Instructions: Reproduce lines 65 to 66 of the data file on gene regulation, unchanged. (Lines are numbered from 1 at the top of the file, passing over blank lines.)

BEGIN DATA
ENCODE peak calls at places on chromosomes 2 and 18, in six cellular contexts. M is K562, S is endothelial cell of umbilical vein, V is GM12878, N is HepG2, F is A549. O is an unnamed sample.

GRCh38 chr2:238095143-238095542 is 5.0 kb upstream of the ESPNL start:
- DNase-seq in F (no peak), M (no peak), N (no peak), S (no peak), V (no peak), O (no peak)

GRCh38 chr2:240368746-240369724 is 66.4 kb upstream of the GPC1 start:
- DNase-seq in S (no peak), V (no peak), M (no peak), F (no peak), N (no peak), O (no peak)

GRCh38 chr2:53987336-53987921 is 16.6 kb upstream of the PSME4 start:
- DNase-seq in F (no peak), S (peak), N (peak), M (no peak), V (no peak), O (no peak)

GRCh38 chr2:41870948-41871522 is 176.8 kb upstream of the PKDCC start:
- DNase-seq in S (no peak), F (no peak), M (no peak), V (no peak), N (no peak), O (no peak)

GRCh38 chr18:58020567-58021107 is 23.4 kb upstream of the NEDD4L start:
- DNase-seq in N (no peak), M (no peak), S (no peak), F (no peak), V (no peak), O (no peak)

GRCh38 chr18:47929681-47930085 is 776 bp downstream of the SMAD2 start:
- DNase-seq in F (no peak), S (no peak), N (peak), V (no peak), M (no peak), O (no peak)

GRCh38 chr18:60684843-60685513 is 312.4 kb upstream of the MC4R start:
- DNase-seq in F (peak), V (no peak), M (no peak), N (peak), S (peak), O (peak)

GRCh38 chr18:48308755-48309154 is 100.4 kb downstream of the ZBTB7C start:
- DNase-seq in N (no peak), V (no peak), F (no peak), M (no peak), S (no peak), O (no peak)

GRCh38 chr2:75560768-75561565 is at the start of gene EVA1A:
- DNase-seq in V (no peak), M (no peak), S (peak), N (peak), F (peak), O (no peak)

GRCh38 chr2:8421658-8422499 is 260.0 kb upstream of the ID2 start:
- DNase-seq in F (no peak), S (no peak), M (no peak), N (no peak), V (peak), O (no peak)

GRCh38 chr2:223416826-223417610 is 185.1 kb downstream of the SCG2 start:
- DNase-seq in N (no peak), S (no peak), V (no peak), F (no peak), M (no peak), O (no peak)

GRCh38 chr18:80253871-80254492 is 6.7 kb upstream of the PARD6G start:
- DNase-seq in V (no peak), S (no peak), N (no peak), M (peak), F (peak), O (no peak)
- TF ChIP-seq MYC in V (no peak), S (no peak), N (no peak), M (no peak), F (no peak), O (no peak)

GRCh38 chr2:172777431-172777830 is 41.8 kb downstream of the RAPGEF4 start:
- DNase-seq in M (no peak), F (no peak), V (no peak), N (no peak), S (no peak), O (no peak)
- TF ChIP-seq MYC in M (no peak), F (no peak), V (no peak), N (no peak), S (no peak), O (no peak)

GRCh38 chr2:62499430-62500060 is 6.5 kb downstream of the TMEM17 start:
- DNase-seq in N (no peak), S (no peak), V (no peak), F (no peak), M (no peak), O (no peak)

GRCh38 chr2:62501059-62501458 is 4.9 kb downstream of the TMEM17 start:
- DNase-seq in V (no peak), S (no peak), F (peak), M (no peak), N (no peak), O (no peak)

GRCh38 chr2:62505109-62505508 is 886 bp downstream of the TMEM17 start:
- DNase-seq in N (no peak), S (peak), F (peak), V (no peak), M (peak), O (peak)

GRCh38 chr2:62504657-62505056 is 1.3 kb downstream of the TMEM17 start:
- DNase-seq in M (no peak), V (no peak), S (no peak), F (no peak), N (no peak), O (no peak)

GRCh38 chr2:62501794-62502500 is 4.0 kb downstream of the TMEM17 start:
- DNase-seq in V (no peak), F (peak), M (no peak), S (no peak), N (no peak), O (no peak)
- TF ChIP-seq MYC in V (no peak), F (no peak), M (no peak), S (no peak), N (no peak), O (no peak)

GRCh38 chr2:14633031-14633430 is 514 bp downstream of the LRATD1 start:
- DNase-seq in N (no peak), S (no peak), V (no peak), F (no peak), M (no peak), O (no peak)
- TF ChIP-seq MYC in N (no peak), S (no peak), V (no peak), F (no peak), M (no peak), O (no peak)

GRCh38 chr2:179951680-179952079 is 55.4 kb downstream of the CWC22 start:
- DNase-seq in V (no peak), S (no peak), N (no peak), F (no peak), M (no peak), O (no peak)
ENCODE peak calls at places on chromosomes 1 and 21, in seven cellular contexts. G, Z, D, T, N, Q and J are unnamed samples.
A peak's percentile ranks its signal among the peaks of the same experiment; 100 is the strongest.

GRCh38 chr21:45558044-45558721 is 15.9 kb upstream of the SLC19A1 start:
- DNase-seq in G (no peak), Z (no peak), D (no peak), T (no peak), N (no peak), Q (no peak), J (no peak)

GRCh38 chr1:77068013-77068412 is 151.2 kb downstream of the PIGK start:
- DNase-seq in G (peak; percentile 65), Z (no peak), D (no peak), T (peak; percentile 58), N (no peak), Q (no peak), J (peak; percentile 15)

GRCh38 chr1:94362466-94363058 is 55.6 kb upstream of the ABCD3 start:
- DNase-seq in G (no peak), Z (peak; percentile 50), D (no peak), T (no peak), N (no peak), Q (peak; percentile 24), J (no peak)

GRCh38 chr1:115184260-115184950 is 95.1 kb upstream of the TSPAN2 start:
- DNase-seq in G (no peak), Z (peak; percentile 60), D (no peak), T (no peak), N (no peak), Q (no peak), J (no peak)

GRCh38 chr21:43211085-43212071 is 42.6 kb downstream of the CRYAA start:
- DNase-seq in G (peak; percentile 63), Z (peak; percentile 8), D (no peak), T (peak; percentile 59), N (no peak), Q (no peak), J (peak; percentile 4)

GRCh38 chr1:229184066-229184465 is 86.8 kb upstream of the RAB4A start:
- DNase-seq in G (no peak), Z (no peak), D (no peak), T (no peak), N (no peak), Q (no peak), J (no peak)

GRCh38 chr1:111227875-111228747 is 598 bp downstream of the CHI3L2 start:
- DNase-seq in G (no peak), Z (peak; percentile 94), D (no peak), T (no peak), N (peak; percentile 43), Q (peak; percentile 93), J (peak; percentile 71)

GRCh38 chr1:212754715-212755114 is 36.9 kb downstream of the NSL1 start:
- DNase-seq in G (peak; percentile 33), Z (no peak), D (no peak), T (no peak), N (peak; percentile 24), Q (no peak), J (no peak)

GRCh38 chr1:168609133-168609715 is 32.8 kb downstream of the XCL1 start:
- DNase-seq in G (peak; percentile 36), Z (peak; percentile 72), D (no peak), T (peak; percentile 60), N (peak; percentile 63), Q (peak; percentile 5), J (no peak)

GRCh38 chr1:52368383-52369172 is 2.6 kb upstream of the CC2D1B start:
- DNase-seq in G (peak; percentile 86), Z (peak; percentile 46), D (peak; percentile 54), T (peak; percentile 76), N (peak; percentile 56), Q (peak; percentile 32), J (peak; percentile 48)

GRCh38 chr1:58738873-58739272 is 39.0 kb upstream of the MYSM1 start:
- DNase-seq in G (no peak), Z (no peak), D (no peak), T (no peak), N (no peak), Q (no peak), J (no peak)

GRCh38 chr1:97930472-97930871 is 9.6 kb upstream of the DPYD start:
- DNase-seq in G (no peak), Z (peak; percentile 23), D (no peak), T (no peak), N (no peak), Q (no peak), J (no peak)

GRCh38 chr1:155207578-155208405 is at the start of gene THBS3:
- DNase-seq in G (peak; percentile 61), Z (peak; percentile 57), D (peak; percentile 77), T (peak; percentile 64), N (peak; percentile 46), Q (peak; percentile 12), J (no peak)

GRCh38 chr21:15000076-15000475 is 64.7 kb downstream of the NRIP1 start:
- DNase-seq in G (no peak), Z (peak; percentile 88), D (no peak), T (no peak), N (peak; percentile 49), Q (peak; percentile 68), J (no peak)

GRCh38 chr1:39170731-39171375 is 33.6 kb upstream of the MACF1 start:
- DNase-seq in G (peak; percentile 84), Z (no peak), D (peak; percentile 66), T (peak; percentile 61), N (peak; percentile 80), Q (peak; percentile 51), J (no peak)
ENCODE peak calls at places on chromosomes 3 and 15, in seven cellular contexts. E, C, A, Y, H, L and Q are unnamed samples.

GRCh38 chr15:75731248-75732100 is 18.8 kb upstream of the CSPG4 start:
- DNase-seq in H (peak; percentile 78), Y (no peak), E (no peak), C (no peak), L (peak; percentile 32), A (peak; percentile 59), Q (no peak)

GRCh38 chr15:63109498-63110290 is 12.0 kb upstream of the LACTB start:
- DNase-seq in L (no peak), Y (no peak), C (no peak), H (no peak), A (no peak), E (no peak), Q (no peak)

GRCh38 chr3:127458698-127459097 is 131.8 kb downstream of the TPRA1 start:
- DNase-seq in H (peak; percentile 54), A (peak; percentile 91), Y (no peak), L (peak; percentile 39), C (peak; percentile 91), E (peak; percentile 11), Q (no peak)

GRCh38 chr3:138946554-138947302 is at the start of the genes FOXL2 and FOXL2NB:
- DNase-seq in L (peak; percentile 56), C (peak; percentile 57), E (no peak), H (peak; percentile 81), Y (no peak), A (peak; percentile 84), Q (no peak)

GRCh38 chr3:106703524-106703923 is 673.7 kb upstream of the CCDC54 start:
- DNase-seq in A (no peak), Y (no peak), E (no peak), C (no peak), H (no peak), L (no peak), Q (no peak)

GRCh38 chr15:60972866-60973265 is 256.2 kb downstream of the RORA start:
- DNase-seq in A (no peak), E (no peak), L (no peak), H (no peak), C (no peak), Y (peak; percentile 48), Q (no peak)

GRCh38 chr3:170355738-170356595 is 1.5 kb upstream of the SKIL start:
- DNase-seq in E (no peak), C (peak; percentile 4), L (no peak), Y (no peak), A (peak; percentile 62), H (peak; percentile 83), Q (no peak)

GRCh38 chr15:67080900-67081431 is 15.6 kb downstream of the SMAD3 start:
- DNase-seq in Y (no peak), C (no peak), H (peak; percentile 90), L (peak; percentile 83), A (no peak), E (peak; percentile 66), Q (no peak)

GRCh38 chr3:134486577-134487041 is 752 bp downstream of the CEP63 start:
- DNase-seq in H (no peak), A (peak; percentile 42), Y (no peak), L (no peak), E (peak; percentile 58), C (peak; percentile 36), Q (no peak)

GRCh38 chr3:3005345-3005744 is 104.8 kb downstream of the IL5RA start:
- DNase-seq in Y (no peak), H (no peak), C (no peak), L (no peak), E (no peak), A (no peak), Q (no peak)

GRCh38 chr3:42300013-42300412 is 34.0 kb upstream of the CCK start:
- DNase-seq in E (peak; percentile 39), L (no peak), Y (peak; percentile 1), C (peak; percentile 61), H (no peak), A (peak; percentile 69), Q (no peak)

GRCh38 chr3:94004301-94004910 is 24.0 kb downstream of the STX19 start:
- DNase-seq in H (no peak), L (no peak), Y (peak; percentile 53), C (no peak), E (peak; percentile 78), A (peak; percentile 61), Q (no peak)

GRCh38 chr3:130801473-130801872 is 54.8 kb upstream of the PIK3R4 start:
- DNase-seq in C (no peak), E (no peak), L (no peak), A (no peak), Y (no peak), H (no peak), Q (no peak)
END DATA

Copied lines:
- DNase-seq in G (peak; percentile 36), Z (peak; percentile 72), D (no peak), T (peak; percentile 60), N (peak; percentile 63), Q (peak; percentile 5), J (no peak)

GRCh38 chr1:52368383-52369172 is 2.6 kb upstream of the CC2D1B start: